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$in

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  • Compatibility
  • Syntax
  • Query Data on Atlas by Using Atlas Search
  • Examples
  • Use the $in Operator to Match Values
  • Use the $in Operator to Match Values in an Array
  • Use the $in Operator with a Regular Expression
$in

The $in operator selects the documents where the value of a field equals any value in the specified array.

You can use $in for deployments hosted in the following environments:

  • MongoDB Atlas: The fully managed service for MongoDB deployments in the cloud

To specify an $in expression, use the following prototype:

{ field: { $in: [<value1>, <value2>, ... <valueN> ] } }

For comparison of different BSON type values, see the specified BSON comparison order.

If the field holds an array, then the $in operator selects the documents whose field holds an array that contains at least one element that matches a value in the specified array (for example, <value1>, <value2>, and so on).

The $in operator compares each parameter to each document in the collection, which can lead to performance issues. To improve performance:

  • It is recommended that you limit the number of parameters passed to the
    $in operator to tens of values. Using hundreds of parameters or more can negatively impact query performance.
  • Create an index on the field you want to query.

Note

This document describes the $in query operator. For the $in aggregation operator, see $in (aggregation).

For data stored in MongoDB Atlas, you can use the Atlas Search in operator when running $search queries. Running $in after $search is less performant than running $search with the in operator.

To learn more about the Atlas Search version of this operator, see the in operator in the Atlas documentation.

Create the inventory collection:

db.inventory.insertMany( [
{ "item": "Pens", "quantity": 350, "tags": [ "school", "office" ] },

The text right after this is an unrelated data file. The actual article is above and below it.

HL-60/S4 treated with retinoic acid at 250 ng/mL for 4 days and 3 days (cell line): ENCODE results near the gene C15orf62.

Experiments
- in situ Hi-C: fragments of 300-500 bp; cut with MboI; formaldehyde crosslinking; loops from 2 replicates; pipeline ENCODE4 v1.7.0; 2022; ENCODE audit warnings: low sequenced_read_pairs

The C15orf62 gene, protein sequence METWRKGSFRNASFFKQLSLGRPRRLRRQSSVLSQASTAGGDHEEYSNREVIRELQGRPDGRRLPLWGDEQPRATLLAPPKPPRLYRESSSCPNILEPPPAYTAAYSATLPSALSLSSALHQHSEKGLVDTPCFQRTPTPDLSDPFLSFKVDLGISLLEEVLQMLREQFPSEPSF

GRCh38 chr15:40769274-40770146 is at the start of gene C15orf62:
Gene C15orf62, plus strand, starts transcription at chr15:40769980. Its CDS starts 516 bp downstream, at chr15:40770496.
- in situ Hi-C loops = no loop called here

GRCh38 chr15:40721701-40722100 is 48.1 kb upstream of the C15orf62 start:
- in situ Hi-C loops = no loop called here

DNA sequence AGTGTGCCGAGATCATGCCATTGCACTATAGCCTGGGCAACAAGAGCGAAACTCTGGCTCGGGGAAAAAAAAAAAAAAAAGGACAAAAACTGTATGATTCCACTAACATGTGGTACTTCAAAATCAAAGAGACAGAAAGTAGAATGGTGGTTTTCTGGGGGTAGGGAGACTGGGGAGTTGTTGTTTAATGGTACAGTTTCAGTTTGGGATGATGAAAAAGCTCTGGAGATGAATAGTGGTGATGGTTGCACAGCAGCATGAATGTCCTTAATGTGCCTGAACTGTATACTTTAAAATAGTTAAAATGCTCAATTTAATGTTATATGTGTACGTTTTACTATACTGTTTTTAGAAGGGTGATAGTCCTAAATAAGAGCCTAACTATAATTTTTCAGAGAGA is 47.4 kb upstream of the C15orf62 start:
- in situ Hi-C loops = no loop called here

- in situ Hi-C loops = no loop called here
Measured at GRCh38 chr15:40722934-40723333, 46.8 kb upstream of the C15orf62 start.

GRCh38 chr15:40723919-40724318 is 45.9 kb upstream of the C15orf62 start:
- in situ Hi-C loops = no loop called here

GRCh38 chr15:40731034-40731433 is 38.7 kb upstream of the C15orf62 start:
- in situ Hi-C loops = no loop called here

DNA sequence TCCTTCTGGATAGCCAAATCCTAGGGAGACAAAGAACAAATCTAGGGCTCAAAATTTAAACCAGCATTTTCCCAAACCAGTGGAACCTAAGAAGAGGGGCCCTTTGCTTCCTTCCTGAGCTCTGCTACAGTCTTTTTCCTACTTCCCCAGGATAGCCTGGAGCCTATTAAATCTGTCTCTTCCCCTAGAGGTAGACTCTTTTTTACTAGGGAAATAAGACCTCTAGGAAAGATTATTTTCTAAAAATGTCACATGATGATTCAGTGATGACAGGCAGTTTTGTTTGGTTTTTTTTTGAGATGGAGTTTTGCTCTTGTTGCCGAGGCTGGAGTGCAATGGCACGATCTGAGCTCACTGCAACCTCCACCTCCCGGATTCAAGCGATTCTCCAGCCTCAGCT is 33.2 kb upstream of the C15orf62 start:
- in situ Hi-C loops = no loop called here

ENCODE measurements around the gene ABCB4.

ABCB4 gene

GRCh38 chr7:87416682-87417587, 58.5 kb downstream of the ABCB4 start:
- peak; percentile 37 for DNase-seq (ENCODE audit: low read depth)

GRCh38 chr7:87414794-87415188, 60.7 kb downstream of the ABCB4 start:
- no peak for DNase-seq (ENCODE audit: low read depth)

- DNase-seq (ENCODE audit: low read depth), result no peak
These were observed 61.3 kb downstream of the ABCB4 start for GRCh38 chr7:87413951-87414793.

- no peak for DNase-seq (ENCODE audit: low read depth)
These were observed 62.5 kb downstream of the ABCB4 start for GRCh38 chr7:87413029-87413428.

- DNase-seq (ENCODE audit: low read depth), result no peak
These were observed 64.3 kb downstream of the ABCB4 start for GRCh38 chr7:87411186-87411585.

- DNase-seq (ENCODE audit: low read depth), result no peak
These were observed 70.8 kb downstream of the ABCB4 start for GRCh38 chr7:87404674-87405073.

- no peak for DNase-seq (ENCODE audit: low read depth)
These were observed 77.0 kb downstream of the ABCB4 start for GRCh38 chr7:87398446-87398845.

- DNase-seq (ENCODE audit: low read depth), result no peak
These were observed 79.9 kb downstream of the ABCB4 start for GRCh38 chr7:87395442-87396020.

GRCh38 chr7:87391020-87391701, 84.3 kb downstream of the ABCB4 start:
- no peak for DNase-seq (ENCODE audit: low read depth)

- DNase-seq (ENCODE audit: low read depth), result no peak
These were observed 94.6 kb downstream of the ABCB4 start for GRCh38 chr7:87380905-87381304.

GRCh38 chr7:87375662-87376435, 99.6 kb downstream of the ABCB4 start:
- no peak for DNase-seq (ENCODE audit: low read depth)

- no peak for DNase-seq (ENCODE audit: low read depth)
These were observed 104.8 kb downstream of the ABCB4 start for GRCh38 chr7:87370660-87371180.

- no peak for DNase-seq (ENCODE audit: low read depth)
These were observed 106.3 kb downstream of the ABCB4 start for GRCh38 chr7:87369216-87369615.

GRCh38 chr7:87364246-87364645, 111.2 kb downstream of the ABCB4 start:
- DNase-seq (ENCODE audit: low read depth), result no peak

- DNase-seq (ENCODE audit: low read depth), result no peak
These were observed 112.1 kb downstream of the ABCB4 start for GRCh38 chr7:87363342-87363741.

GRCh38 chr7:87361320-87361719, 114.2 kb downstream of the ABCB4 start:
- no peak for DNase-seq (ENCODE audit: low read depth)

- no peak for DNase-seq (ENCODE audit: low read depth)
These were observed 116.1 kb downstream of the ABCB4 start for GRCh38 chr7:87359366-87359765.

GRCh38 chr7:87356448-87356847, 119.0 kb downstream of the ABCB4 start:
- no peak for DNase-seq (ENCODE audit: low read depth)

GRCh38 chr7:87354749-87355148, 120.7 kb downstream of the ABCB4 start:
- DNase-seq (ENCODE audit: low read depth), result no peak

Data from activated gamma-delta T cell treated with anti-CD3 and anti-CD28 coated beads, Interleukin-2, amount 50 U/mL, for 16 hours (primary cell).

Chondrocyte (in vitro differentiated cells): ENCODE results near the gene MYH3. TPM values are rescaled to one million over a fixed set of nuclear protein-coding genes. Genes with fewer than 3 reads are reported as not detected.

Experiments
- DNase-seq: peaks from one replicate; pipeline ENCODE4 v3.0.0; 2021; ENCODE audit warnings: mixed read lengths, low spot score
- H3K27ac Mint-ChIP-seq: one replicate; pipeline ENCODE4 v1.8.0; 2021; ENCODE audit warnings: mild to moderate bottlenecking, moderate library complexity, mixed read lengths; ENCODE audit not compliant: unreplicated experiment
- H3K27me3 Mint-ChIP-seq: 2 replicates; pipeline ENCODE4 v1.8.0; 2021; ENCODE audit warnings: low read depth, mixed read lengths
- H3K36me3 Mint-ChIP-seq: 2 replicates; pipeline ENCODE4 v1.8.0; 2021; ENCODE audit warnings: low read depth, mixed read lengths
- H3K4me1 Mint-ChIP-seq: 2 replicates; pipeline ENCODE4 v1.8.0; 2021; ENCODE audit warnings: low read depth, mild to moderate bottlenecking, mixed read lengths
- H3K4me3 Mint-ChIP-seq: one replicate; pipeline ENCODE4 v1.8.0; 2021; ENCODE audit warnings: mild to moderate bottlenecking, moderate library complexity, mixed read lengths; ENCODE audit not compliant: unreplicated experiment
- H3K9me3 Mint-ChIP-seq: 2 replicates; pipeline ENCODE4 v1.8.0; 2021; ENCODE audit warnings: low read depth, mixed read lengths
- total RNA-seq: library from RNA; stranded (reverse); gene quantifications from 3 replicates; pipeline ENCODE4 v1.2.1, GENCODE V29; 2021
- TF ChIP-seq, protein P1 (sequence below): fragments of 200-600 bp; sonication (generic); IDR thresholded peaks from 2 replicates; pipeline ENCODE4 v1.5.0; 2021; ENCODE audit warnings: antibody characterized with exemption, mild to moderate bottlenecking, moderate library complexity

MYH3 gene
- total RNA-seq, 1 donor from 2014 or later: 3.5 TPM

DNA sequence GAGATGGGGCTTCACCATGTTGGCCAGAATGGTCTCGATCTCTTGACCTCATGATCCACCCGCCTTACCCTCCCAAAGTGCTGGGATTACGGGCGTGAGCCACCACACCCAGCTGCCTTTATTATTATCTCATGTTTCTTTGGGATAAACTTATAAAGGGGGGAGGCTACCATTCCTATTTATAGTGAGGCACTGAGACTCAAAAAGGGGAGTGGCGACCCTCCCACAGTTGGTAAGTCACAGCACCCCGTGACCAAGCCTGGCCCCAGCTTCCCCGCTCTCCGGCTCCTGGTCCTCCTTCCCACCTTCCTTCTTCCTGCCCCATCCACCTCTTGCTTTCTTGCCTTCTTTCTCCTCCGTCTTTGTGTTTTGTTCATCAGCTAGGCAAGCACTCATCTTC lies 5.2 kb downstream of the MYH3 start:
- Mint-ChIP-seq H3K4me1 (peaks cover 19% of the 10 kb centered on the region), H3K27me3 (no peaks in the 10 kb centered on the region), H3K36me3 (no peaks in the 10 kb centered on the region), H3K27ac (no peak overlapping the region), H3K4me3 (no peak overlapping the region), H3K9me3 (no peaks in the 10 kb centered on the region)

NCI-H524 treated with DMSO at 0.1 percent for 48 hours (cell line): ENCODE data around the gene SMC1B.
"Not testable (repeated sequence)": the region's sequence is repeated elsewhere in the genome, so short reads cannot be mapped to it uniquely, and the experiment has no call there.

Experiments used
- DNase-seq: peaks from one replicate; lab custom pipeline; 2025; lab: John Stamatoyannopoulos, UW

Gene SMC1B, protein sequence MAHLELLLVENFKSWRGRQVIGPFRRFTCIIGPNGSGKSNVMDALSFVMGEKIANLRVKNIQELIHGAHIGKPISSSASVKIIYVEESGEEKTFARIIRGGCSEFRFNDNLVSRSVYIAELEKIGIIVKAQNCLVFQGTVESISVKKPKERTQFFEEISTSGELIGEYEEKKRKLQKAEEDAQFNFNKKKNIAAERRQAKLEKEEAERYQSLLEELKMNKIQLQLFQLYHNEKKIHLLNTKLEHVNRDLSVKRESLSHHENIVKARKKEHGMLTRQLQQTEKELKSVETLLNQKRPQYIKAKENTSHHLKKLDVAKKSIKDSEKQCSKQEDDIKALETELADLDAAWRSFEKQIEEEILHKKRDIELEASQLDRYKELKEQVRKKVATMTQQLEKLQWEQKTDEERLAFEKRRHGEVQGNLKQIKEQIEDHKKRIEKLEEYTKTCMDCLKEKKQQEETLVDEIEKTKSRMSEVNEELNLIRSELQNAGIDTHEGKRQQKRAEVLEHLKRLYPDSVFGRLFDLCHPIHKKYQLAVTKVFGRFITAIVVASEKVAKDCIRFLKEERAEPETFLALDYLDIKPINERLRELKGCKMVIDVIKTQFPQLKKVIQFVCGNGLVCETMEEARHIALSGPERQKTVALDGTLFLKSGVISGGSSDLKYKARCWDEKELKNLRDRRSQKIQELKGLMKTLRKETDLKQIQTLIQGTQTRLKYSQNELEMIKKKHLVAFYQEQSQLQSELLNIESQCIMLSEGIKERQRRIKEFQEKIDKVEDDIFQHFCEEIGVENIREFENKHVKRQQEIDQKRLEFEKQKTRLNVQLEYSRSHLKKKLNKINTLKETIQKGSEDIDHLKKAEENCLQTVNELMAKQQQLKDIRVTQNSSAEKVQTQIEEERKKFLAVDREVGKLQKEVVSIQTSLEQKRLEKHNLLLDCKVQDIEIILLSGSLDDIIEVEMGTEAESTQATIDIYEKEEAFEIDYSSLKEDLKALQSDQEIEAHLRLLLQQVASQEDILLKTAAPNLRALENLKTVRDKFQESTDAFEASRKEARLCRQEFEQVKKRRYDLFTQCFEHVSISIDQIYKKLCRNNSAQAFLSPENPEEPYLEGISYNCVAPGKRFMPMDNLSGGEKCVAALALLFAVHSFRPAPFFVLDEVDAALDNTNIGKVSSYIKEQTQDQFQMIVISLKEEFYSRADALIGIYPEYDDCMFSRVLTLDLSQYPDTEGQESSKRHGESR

{ "item": "Erasers", "quantity": 15, "tags": [ "school", "home" ] },
{ "item": "Maps", "tags": [ "office", "storage" ] },
{ "item": "Books", "quantity": 5, "tags": [ "school", "storage", "home" ] }
] )

Consider the following example:

db.inventory.find( { quantity: { $in: [ 5, 15 ] } }, { _id: 0 } )

This query selects all documents in the inventory collection where the value of the quantity field is either 5 or 15.

{ item: 'Erasers', quantity: 15, tags: [ 'school', 'home' ] },
{ item: 'Books', quantity: 5, tags: [ 'school', 'storage', 'home' ] }

Although you can write this query using the $or operator, use the $in operator rather than the $or operator when performing equality checks on the same field.

The following updateMany() operation sets the exclude field to false when the tags array has at least one element that matches either "home" or "school".

db.inventory.updateMany(
{ tags: { $in: [ "home", "school" ] } },
{ $set: { exclude: false } }
)

Example output:

{
item: 'Pens',
quantity: 350,
tags: [ 'school', 'office' ],
exclude: false
},
{
item: 'Erasers',
quantity: 15,
tags: [ 'school', 'home' ],
exclude: false
},
{
item: 'Books',
quantity: 5,
tags: [ 'school', 'storage', 'home' ],
exclude: false
}

For additional examples in querying arrays, see:

For additional examples in querying, see:

The $in operator can specify matching values using regular expressions of the form /pattern/. You cannot use $regex operator expressions inside an $in.

Consider the following example:

db.inventory.find( { tags: { $in: [ /^be/, /^st/ ] } } )

This query selects all documents in the inventory collection where the tags field holds either a string that starts with be or st or an array with at least one element that starts with be or st.

Tip

See also:

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